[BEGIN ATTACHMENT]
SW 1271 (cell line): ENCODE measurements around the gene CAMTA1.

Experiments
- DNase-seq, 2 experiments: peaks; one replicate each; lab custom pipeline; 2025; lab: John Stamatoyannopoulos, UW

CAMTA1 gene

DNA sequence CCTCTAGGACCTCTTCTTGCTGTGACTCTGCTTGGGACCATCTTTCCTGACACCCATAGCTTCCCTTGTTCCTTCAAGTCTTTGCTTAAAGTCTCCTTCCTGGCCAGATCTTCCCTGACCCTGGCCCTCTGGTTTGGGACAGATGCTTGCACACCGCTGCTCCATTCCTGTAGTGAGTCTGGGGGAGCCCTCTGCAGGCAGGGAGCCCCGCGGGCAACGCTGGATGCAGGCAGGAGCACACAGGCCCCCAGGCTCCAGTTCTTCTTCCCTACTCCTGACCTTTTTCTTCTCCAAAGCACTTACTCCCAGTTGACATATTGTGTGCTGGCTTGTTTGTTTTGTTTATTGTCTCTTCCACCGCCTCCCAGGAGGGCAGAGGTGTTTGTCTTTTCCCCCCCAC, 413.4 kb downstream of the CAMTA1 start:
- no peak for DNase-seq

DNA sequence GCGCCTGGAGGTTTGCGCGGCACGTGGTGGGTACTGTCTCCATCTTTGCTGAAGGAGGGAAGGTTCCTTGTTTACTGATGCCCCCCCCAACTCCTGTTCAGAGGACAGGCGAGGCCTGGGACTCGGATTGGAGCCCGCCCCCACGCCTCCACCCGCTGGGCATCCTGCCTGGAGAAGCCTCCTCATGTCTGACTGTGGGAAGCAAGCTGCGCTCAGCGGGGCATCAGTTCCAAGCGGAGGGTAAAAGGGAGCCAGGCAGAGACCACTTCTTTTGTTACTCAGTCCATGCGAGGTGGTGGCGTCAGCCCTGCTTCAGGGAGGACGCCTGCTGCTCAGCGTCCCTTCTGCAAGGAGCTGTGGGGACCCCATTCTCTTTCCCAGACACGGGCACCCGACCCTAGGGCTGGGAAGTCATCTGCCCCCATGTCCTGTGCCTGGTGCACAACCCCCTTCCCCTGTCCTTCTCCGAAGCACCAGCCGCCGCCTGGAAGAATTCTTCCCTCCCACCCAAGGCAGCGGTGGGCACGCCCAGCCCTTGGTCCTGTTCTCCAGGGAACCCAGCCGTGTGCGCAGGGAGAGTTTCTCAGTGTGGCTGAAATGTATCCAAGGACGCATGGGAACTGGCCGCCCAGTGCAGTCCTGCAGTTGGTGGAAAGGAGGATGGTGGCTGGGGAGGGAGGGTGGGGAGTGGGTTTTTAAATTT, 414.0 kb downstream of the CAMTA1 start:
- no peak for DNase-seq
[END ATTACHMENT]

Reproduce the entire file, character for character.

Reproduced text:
SW 1271 (cell line): ENCODE measurements around the gene CAMTA1.

Experiments
- DNase-seq, 2 experiments: peaks; one replicate each; lab custom pipeline; 2025; lab: John Stamatoyannopoulos, UW

CAMTA1 gene

DNA sequence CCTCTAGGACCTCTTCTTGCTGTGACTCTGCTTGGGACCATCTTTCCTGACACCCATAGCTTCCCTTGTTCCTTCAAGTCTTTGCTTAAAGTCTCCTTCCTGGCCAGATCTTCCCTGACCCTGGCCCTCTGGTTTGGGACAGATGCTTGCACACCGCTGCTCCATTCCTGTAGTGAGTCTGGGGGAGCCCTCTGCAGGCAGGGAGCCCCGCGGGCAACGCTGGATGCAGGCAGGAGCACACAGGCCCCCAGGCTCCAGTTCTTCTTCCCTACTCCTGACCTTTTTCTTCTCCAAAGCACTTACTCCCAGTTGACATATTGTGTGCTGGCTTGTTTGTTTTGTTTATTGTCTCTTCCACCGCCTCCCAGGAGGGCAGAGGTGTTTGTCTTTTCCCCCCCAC, 413.4 kb downstream of the CAMTA1 start:
- no peak for DNase-seq

DNA sequence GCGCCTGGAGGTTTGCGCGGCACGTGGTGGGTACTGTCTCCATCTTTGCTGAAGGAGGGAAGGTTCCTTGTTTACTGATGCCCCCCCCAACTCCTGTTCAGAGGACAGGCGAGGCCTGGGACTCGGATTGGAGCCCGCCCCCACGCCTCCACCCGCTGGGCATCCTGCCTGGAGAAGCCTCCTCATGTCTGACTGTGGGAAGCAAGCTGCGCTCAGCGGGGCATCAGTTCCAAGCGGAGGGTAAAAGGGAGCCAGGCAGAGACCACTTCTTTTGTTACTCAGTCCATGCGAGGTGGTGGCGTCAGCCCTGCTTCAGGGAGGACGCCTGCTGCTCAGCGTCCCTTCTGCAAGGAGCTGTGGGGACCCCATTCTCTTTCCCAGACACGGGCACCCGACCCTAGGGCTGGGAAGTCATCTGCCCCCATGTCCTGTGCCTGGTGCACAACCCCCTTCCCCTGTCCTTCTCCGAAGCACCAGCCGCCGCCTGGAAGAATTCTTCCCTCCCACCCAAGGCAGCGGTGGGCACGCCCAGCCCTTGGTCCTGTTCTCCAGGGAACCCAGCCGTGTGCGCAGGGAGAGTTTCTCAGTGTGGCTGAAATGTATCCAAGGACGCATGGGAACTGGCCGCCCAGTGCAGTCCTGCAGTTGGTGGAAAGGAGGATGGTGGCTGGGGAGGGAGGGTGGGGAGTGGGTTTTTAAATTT, 414.0 kb downstream of the CAMTA1 start:
- no peak for DNase-seq